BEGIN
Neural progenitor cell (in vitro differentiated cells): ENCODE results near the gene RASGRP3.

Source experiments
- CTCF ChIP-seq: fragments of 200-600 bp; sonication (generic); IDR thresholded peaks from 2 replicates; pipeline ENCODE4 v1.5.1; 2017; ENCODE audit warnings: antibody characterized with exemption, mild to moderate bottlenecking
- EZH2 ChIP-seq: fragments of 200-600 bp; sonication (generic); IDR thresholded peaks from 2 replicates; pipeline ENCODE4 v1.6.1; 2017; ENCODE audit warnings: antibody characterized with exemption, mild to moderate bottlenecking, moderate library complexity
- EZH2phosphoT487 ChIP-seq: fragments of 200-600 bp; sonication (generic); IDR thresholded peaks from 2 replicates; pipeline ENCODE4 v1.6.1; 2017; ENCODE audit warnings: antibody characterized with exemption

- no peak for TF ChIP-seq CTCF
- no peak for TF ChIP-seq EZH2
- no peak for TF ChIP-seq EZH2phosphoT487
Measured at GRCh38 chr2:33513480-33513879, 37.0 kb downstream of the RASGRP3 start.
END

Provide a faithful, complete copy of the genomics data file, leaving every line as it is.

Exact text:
Neural progenitor cell (in vitro differentiated cells): ENCODE results near the gene RASGRP3.

Source experiments
- CTCF ChIP-seq: fragments of 200-600 bp; sonication (generic); IDR thresholded peaks from 2 replicates; pipeline ENCODE4 v1.5.1; 2017; ENCODE audit warnings: antibody characterized with exemption, mild to moderate bottlenecking
- EZH2 ChIP-seq: fragments of 200-600 bp; sonication (generic); IDR thresholded peaks from 2 replicates; pipeline ENCODE4 v1.6.1; 2017; ENCODE audit warnings: antibody characterized with exemption, mild to moderate bottlenecking, moderate library complexity
- EZH2phosphoT487 ChIP-seq: fragments of 200-600 bp; sonication (generic); IDR thresholded peaks from 2 replicates; pipeline ENCODE4 v1.6.1; 2017; ENCODE audit warnings: antibody characterized with exemption

- no peak for TF ChIP-seq CTCF
- no peak for TF ChIP-seq EZH2
- no peak for TF ChIP-seq EZH2phosphoT487
Measured at GRCh38 chr2:33513480-33513879, 37.0 kb downstream of the RASGRP3 start.